Wheelchair Accessible Enchantment of the Seas Cruise & Paradise Island
by Linda Huebner 2001

Linda and Chuck Huebner, of St. Louis, MO, share their  cruise aboard the Enchantment of the Seas and the many pleasures of Paradise Island.

I'm in a manual wheelchair due to the removal of a benign brain tumor that left me with no balance, poor coordination and other impairments. I can stand up, but I need something stable to hold on to and I'm slow.

We returned in May from a cruise (our 13 or 14th and our 3rd since I've been in a wheelchair) on RCI's Enchantment of the Seas. As we were relaxing and spending four days at sea, we opted for a verandah cabin. I found the cabin and bathroom to be very large and well equipped. Access to the verandah was a bit difficult, though. I was unable to go out there on my own and needed my husband to roll me over the ramp lip of  the sliding door threshold. Access was very good on board and I could go everywhere. All in all, cruising is about the easiest way to travel, especially if you do you homework and pick the right ship. (So far, my favorite has been Celebrity Cruises Mercury.) We prefer to cruise from Ft. Lauderdale and have found chair lift-equipped vans awaiting to take us to the ship. Debarkation was made even easier when my chair was pushed by a cruise line employee through the crowds and onto the ship.

After the cruise was finished, we spent the night at the Embassy Suites in Ft. Lauderdale. Our room was on the 8th floor of an atrium, which wasn't nice for this agoraphobiac! The
bathroom wasn't well handicap-equipped at all. There was only a grab bar at the BACK of the toilet. Thank goodness we could use my portable one OK. It only had a tub, but the grab bars were OK.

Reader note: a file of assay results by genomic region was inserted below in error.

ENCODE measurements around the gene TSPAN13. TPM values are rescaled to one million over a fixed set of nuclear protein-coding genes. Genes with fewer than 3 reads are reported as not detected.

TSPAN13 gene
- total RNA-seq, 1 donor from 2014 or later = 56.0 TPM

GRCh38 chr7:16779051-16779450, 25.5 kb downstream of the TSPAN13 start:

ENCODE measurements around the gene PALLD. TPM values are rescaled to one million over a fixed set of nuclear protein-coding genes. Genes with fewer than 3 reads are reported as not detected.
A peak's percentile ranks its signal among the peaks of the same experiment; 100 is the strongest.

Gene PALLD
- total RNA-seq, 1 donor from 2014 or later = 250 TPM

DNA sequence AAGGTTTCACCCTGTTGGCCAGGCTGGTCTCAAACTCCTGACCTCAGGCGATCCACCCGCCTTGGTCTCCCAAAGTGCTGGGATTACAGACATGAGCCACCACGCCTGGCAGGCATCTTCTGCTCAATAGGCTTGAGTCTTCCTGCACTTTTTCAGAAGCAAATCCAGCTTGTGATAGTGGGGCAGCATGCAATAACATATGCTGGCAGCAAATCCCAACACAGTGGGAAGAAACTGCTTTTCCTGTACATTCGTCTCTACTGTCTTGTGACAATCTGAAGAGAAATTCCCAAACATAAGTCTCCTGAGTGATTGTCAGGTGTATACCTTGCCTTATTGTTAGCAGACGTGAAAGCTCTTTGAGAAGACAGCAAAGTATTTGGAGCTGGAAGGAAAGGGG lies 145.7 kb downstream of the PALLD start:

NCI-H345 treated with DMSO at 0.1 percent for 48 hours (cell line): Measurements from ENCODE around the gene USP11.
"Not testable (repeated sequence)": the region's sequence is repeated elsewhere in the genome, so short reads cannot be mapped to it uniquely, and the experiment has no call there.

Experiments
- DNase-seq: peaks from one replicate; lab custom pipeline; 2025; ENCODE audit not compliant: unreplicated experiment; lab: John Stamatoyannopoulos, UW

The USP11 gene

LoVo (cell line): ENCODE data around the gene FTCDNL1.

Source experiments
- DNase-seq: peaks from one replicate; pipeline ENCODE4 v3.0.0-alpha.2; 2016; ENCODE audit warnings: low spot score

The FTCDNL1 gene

We flew Bahamas Air to Nassau, then shuttled to Paradise Island where we stayed at the Comfort Suites, across the street from Atlantis. Our room was pretty well-equipped except for the tub. T here were plenty of well placed grab bars. The sink was a roll up. We had to use a service elevator to get to the pool area.

Atlantis is amazing. It's pretty easy to get around. There are ramps and elevators everywhere, though you have to get a map of the facilities and occasionally have to backtrack a bit. We took in the show at the Atlantis and they were very accommodating. I highly recommend a visit there.

While we were on our trip, we took two noteworthy excursions: The Leland Sneed Snorkel Trip in St. Thomas was very good. My chair was carried aboard the ship by some good looking, strong, young men. Once aboard, the vessel was big enough that I could roll around. We cruised to Trunk Bay on St. John where we stopped to snorkel and  swim. They put me in a canvas captain's chair, (It's a good thing I don't embarrass
easily.) and used a block and tackle apparatus to get me in the water. There, I snorkeled as my husband pulled me from a life ring. I'm sure the crew would have provided more help if I needed it.

In Nassau, we took Hartley's Undersea Walk. Using their web site,  I e-mailed them before we left, asking if they felt they could handle me OK. Well, they did. My husband talked to Chris Hartley before the excursion, telling him what my limitations were. Chris had handled a double amputee before, so I was pretty easy for him and his crew. He gave a briefing in the upstairs of his boat. To get upstairs, the crew helped me climb the
ladder. (I should add that we had several Japanese people on our trip who didn't speak English. For them, he had cards written out with what they needed to know.) For the walk itself, we wore a heavy helmet with piped in air. We climbed down a ladder to about 16 feet under water. With the helmets on, you could wear glasses or contact lenses and not even get you hair wet. You could even take you pet down in a helmet. Underwater, I
could walk pretty good by holding on to a grab bar to keep the small group together. The hardest part of the whole trip was getting on and off the boat as I left my wheelchair behind. But, I bet they had a plan if I needed it. I highly encourage everyone, able-bodied or not, to take this worthwhile excursion.

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